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Swine Flu (H1N1) Advisory

A number of questions have been raised regarding the actions school districts may take in response to the spread of swine flu. This updated advisory is intended to answer those questions.

Will schools be closed to contain swine flu?  Yes. The California Department of Public Health and the Centers for Disease Control and Prevention ("CDC") initially recommended that local public health officials order the dismissal of students from any public school if there was one confirmed or one strongly suspected case of swine flu. Some schools in California closed as a result of this guidance. Recently, the CDC has revised its guidance, and now advises that school closure is not recommended "unless there is a magnitude of faculty or student absenteeism that interferes with the school’s ability to function."

If a school is closed, how long will the closure last?  The California Department of Public Health and the CDC initially recommended that schools that are closed resume their normal operations only after there were no confirmed cases of swine flu among staff or students for fourteen days time. As noted above, CDC no longer recommends school closures in response to swine flu except if student and/or staff absenteeism interferes with the school’s ability to function.

What happens to the school district’s ADA funding if a school closes?  The Education Code contains a hold harmless provision specifying that in the event a school is closed due to an epidemic, or an emergency order by a federal, state, city or county official, the district is credited for the estimated ADA the school would have had if not for the epidemic or emergency order. Educ. Code Secs. 46390, 46392. The Code further specifies that a district that is unable to operate a full day school year due to an epidemic or an emergency order by a federal, state, county or city official, is to receive "the same apportionment from the State School Fund as it would have received" if it had operated for the full school year. Educ. Code Sec. 41422.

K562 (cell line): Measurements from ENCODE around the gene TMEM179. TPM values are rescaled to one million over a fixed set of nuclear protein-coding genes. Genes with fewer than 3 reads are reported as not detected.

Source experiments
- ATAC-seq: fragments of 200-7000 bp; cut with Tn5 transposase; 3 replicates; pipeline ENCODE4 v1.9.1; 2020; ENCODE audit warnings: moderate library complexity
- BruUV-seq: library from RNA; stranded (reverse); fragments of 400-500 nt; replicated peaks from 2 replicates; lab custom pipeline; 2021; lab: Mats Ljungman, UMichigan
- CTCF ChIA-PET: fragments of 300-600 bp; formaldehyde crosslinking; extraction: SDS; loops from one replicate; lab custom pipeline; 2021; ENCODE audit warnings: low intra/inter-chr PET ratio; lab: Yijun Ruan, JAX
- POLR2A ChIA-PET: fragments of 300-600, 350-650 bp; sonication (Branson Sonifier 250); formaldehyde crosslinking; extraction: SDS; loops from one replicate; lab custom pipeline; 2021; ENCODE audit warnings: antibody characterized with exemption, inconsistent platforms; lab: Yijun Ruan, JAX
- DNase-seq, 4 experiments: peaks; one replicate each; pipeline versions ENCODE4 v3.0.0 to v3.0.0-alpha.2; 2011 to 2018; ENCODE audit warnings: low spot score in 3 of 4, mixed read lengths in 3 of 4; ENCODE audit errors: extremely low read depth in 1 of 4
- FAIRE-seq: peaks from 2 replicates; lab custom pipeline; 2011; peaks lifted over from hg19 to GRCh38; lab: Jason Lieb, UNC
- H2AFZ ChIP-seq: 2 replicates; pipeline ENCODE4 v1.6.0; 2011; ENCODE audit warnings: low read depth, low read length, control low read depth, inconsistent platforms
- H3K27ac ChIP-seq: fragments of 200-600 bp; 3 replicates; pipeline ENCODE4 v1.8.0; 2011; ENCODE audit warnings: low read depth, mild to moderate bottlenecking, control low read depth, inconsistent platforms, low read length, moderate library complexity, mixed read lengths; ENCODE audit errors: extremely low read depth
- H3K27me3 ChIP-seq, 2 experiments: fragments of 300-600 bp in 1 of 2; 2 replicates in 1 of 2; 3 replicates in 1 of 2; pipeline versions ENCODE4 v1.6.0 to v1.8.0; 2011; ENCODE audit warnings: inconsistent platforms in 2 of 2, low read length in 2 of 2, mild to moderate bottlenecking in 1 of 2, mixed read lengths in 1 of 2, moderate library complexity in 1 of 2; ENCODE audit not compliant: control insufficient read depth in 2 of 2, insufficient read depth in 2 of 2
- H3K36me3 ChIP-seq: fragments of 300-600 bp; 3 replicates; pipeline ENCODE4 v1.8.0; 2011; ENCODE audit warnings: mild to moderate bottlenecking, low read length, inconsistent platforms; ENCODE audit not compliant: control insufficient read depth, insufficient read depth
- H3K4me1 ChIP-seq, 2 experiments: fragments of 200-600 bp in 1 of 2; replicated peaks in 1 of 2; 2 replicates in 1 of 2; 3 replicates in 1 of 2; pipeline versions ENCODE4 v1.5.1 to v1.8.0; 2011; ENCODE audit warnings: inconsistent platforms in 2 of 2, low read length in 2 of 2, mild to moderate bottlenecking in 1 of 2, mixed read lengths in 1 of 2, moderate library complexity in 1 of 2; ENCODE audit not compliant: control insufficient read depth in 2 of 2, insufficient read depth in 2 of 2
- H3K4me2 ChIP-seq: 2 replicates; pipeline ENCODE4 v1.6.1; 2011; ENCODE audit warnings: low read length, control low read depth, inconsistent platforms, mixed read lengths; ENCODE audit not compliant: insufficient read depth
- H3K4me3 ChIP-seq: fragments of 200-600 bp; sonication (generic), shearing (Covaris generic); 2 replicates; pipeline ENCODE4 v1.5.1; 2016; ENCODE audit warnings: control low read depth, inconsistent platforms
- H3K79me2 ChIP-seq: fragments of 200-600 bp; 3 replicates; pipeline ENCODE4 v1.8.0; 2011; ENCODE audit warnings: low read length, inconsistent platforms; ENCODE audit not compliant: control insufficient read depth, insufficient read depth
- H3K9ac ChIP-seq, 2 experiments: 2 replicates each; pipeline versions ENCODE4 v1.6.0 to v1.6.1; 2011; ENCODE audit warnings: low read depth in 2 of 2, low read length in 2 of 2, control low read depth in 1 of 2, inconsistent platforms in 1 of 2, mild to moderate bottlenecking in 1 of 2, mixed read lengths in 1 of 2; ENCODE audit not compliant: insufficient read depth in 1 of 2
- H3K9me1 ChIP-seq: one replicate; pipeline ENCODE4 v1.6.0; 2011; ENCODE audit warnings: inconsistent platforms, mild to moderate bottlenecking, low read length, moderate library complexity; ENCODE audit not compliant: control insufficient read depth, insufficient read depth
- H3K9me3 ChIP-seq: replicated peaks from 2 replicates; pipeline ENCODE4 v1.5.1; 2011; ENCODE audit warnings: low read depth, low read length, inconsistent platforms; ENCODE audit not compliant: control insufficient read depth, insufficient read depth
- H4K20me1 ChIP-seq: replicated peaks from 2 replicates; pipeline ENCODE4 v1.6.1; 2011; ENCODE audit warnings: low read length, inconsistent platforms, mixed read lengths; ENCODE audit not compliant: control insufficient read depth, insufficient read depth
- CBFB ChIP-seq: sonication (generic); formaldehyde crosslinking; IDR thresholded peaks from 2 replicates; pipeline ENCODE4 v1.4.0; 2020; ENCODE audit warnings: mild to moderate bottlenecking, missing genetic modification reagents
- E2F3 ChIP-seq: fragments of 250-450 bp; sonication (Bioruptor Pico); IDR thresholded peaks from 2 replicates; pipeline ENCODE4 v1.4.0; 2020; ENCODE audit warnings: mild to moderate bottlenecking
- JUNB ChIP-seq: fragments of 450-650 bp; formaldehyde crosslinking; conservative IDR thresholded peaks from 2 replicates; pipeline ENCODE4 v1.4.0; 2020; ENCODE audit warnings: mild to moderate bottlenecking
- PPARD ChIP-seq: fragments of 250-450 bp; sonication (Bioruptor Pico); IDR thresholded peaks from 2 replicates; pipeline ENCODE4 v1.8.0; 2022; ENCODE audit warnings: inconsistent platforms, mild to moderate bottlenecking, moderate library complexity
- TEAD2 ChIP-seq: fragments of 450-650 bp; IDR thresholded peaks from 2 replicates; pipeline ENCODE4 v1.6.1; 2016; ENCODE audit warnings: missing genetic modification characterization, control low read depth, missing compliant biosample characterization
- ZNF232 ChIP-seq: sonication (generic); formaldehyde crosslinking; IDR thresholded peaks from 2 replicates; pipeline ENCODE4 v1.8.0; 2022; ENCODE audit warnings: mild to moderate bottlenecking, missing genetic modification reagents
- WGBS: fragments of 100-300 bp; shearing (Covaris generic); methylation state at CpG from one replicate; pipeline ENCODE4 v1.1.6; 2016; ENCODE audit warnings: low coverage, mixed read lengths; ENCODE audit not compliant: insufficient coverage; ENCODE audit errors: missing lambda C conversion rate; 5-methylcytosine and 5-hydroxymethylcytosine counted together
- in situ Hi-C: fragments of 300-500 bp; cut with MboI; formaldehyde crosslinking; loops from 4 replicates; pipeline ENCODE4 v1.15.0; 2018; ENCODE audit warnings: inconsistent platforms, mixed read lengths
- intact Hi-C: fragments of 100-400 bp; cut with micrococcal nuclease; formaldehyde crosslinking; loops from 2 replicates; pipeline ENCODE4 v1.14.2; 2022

Will schools that are closed have to make up the days at the end of the year?  The Education Code excuses districts from complying with the full school year requirements in the event of an epidemic or an order by a federal, state, city or county official in response to an emergency situation. Educ. Code Sec. 41422. See also Educ. Code Sec. 37202 (excusing such schools from the "equal time" requirement).

Are districts obligated to pay the staff of schools that are closed?  Nothing in the Education Code excuses school districts from their contractual obligations to pay school staff in the event a school is closed due to an epidemic or an emergency order. The fact that the Education Code protects the funding streams for such schools would also make it difficult, if not impossible, for school districts to argue that they cannot comply with their contractual commitments due to the school closure. For these reasons, the past practice in California has been to pay school staff even when schools are shut down due to an emergency.

It is important to understand, however, that the legal basis for this obligation is the commitment the district made in the collective bargaining agreement, which the school district cannot modify without bargaining as EERA requires. You should therefore review your collective bargaining agreement closely to see if it contains any provision that addresses the obligation of the school district to pay staff in the event schools are shut down due to an epidemic. If you believe your agreement has language that excuses the district from paying staff in the event schools are shut due to an epidemic, and/or your district indicates that it will not pay school staff in the event schools are shut down, contact the CTA Legal Department immediately.